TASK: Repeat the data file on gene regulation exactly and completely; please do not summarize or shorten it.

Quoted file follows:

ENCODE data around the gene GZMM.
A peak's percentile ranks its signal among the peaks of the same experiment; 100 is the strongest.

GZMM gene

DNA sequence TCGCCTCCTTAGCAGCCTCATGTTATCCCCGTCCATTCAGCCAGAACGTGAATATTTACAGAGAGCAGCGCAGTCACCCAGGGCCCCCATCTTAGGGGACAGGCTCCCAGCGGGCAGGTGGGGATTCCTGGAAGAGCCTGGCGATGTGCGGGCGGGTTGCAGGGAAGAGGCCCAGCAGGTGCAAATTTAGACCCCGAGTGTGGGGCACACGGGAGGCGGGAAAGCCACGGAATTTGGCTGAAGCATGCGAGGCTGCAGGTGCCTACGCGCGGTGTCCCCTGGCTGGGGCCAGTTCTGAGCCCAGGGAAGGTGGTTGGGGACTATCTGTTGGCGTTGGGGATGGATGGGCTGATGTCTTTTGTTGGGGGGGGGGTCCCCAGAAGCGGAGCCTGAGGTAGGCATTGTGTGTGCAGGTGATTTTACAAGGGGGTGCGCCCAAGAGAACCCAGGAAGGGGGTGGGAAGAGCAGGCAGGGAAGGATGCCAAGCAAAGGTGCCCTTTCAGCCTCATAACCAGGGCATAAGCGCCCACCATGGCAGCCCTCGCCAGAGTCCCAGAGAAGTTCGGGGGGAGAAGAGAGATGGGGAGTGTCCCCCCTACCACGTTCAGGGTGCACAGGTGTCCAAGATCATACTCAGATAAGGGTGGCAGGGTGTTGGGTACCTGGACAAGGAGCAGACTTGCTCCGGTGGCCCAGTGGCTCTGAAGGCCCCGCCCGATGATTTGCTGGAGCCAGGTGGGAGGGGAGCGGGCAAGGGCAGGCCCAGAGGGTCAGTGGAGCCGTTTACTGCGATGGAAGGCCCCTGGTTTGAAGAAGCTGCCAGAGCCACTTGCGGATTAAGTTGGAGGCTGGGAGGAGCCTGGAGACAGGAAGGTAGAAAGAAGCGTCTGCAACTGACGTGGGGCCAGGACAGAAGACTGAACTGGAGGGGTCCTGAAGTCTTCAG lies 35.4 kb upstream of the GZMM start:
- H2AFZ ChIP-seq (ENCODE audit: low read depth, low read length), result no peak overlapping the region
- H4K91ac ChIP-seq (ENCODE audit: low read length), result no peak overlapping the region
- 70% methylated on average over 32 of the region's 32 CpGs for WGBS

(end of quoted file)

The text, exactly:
ENCODE data around the gene GZMM.
A peak's percentile ranks its signal among the peaks of the same experiment; 100 is the strongest.

GZMM gene

DNA sequence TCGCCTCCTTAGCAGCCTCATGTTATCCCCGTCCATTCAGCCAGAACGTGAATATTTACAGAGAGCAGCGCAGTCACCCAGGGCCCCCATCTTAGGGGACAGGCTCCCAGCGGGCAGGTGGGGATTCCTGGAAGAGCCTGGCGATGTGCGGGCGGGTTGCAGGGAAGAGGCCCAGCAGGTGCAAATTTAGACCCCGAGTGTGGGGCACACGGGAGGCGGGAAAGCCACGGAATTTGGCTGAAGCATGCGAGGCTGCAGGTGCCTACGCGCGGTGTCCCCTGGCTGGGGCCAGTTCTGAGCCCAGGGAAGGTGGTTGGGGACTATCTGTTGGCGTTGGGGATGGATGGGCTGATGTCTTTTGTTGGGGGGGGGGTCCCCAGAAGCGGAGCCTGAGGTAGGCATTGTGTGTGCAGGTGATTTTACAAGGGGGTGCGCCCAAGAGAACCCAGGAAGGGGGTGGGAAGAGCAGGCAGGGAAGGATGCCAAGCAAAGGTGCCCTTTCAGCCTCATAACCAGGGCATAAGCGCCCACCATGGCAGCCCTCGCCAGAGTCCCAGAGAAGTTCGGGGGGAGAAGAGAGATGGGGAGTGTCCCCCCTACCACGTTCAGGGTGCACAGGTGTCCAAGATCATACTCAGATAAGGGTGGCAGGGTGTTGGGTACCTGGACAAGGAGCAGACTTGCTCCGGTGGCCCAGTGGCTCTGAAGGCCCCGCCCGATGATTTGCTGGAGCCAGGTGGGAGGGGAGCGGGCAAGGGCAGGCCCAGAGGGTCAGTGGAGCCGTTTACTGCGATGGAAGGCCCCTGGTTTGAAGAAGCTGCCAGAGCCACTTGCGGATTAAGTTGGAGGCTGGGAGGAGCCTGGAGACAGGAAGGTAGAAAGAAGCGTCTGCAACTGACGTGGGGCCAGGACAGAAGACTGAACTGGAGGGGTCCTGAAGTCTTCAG lies 35.4 kb upstream of the GZMM start:
- H2AFZ ChIP-seq (ENCODE audit: low read depth, low read length), result no peak overlapping the region
- H4K91ac ChIP-seq (ENCODE audit: low read length), result no peak overlapping the region
- 70% methylated on average over 32 of the region's 32 CpGs for WGBS